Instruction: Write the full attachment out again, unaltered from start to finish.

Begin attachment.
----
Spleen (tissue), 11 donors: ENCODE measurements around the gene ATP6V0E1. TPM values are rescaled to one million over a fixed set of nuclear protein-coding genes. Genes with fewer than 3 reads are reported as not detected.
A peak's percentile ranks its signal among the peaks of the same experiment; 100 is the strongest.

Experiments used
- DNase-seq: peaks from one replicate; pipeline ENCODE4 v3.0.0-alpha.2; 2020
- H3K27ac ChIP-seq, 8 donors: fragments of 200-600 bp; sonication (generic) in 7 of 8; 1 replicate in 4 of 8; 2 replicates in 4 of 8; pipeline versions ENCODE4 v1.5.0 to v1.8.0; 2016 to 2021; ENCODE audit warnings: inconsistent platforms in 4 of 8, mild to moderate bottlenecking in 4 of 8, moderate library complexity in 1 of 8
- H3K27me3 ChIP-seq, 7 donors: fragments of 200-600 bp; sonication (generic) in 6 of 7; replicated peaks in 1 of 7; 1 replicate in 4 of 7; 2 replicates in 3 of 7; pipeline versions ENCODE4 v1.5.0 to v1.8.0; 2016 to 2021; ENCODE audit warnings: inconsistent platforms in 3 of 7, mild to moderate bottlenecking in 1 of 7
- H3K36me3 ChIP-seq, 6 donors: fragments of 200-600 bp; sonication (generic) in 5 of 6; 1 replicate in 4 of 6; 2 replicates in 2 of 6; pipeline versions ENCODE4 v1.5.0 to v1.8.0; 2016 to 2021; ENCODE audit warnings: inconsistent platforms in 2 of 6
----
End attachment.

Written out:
Spleen (tissue), 11 donors: ENCODE measurements around the gene ATP6V0E1. TPM values are rescaled to one million over a fixed set of nuclear protein-coding genes. Genes with fewer than 3 reads are reported as not detected.
A peak's percentile ranks its signal among the peaks of the same experiment; 100 is the strongest.

Experiments used
- DNase-seq: peaks from one replicate; pipeline ENCODE4 v3.0.0-alpha.2; 2020
- H3K27ac ChIP-seq, 8 donors: fragments of 200-600 bp; sonication (generic) in 7 of 8; 1 replicate in 4 of 8; 2 replicates in 4 of 8; pipeline versions ENCODE4 v1.5.0 to v1.8.0; 2016 to 2021; ENCODE audit warnings: inconsistent platforms in 4 of 8, mild to moderate bottlenecking in 4 of 8, moderate library complexity in 1 of 8
- H3K27me3 ChIP-seq, 7 donors: fragments of 200-600 bp; sonication (generic) in 6 of 7; replicated peaks in 1 of 7; 1 replicate in 4 of 7; 2 replicates in 3 of 7; pipeline versions ENCODE4 v1.5.0 to v1.8.0; 2016 to 2021; ENCODE audit warnings: inconsistent platforms in 3 of 7, mild to moderate bottlenecking in 1 of 7
- H3K36me3 ChIP-seq, 6 donors: fragments of 200-600 bp; sonication (generic) in 5 of 6; 1 replicate in 4 of 6; 2 replicates in 2 of 6; pipeline versions ENCODE4 v1.5.0 to v1.8.0; 2016 to 2021; ENCODE audit warnings: inconsistent platforms in 2 of 6